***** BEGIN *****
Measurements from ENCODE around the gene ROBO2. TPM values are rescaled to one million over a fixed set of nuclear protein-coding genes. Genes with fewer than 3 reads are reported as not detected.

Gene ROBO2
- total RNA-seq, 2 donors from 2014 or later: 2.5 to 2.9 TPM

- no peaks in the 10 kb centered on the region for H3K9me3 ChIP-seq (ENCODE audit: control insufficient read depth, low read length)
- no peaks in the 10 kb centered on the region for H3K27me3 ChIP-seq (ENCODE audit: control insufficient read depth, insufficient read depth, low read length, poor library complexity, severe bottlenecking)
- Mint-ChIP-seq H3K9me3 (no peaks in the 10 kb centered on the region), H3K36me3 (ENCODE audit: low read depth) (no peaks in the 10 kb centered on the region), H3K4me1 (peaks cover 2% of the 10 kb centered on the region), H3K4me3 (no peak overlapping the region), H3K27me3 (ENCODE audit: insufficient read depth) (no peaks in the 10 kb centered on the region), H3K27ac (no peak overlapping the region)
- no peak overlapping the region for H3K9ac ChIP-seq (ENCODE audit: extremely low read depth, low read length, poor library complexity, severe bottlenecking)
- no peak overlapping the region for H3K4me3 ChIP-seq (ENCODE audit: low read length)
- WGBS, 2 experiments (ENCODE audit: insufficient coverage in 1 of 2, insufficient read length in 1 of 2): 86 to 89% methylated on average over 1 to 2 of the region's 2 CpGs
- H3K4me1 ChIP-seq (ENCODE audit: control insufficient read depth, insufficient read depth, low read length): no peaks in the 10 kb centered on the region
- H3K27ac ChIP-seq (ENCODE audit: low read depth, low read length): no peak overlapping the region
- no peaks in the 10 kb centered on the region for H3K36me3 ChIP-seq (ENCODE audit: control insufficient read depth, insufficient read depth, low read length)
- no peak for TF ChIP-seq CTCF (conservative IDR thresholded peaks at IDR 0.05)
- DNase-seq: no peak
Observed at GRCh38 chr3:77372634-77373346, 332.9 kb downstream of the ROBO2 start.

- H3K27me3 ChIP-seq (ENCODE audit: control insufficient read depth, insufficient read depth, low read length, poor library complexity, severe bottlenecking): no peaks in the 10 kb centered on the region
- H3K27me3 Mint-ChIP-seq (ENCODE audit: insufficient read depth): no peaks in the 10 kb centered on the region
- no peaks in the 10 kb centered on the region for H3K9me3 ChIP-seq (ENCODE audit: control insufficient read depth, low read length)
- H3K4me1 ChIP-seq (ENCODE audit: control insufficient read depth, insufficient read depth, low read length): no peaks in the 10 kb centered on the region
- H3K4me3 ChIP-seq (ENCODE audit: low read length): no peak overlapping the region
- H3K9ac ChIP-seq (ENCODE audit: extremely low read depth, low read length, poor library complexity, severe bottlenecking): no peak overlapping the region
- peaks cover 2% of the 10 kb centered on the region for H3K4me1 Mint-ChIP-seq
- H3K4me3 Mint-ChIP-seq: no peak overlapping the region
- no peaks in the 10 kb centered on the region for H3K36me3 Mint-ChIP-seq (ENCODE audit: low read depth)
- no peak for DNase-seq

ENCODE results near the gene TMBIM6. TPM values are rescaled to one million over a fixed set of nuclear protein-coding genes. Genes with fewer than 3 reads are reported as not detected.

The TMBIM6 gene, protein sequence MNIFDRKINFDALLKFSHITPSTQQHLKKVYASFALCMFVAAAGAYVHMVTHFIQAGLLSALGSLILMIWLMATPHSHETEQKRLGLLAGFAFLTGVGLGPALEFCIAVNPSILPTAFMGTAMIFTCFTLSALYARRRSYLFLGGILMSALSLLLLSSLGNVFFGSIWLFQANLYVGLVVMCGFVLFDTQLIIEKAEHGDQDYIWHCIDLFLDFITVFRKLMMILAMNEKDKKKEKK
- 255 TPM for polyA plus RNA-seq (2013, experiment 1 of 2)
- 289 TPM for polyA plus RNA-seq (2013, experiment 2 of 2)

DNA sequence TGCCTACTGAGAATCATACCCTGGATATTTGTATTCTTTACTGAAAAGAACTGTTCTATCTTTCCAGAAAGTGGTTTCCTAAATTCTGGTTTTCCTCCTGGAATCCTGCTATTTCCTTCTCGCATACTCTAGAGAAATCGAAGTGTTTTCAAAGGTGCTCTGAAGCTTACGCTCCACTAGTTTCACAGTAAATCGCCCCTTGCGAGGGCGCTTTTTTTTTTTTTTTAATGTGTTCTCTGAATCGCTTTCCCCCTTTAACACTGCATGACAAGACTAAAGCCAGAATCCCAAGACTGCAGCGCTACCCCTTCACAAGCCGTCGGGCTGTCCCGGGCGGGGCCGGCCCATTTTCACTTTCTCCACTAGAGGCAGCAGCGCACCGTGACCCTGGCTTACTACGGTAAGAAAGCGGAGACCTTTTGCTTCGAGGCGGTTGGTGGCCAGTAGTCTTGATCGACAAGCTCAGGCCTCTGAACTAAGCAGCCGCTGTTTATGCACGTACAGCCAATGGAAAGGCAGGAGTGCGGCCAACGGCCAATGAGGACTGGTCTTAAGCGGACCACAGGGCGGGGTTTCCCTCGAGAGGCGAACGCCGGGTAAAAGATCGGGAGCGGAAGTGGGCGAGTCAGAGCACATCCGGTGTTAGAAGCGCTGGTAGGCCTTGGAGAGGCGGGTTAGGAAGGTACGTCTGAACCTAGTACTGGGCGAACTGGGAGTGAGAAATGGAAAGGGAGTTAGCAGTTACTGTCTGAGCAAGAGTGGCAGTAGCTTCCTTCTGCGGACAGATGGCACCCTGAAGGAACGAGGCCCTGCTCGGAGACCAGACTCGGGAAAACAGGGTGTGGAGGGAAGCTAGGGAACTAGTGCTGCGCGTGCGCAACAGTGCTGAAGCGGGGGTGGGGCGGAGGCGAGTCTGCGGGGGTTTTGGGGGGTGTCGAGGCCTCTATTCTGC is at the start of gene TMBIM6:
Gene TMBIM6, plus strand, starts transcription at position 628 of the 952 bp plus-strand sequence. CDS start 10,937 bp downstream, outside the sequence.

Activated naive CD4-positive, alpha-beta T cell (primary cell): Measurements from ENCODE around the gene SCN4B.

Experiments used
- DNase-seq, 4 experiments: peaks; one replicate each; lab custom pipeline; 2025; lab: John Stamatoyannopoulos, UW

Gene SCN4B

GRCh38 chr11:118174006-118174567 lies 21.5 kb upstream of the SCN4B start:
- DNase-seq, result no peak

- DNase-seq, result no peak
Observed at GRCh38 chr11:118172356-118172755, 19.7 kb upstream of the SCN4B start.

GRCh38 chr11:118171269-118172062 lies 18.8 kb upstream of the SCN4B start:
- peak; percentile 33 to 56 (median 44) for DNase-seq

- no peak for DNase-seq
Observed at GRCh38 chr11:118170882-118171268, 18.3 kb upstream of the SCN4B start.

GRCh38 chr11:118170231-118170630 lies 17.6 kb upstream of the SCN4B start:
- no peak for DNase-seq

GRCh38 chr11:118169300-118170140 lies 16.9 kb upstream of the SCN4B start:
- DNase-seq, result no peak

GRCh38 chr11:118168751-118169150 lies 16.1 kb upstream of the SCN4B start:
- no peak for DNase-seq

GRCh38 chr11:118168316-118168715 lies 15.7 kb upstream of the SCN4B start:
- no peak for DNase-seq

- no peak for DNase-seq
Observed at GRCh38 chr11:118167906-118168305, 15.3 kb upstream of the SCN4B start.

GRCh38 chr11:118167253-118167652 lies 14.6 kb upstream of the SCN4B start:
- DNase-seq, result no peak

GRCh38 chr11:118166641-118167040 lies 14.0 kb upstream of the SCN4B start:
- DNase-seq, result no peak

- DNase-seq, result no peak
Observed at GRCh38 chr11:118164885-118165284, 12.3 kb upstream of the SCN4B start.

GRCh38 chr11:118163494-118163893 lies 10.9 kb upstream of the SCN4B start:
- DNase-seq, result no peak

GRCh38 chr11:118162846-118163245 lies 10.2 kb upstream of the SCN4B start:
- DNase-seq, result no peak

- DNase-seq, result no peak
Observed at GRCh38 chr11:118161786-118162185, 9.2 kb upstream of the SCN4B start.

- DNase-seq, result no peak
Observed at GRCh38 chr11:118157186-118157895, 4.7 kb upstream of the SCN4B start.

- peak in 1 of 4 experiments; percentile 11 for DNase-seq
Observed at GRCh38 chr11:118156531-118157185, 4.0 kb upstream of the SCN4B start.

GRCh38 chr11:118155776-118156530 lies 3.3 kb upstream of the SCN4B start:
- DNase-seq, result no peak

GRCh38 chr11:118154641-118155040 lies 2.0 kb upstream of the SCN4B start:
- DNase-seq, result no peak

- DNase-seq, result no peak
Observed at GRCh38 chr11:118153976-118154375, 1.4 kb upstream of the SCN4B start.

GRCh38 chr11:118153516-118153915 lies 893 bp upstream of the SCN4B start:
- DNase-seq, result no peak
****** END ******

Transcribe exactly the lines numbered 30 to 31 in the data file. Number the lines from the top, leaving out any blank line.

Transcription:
DNA sequence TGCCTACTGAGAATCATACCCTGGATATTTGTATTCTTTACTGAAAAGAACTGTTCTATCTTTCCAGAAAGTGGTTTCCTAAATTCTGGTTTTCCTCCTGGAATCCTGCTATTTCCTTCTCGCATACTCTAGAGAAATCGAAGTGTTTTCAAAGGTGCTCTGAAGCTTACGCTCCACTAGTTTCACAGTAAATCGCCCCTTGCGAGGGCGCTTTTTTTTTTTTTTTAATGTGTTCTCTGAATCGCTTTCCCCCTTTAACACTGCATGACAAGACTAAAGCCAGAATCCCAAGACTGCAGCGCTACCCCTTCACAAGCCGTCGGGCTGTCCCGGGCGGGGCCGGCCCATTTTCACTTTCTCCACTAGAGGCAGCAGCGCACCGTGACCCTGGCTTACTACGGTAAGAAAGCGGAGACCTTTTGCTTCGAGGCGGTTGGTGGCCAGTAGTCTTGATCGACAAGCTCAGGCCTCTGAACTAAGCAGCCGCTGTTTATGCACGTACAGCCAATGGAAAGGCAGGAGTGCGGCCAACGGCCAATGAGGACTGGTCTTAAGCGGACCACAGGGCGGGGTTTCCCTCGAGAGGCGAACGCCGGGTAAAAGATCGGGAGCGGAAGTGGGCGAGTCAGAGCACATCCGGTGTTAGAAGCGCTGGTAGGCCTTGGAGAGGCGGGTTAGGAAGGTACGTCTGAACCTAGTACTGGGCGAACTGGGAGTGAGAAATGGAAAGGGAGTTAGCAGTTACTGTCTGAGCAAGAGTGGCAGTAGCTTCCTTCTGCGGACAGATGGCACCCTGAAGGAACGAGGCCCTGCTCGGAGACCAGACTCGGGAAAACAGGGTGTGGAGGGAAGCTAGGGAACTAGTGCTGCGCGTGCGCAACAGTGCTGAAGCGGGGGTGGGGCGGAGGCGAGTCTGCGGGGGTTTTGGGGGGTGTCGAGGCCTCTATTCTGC is at the start of gene TMBIM6:
Gene TMBIM6, plus strand, starts transcription at position 628 of the 952 bp plus-strand sequence. CDS start 10,937 bp downstream, outside the sequence.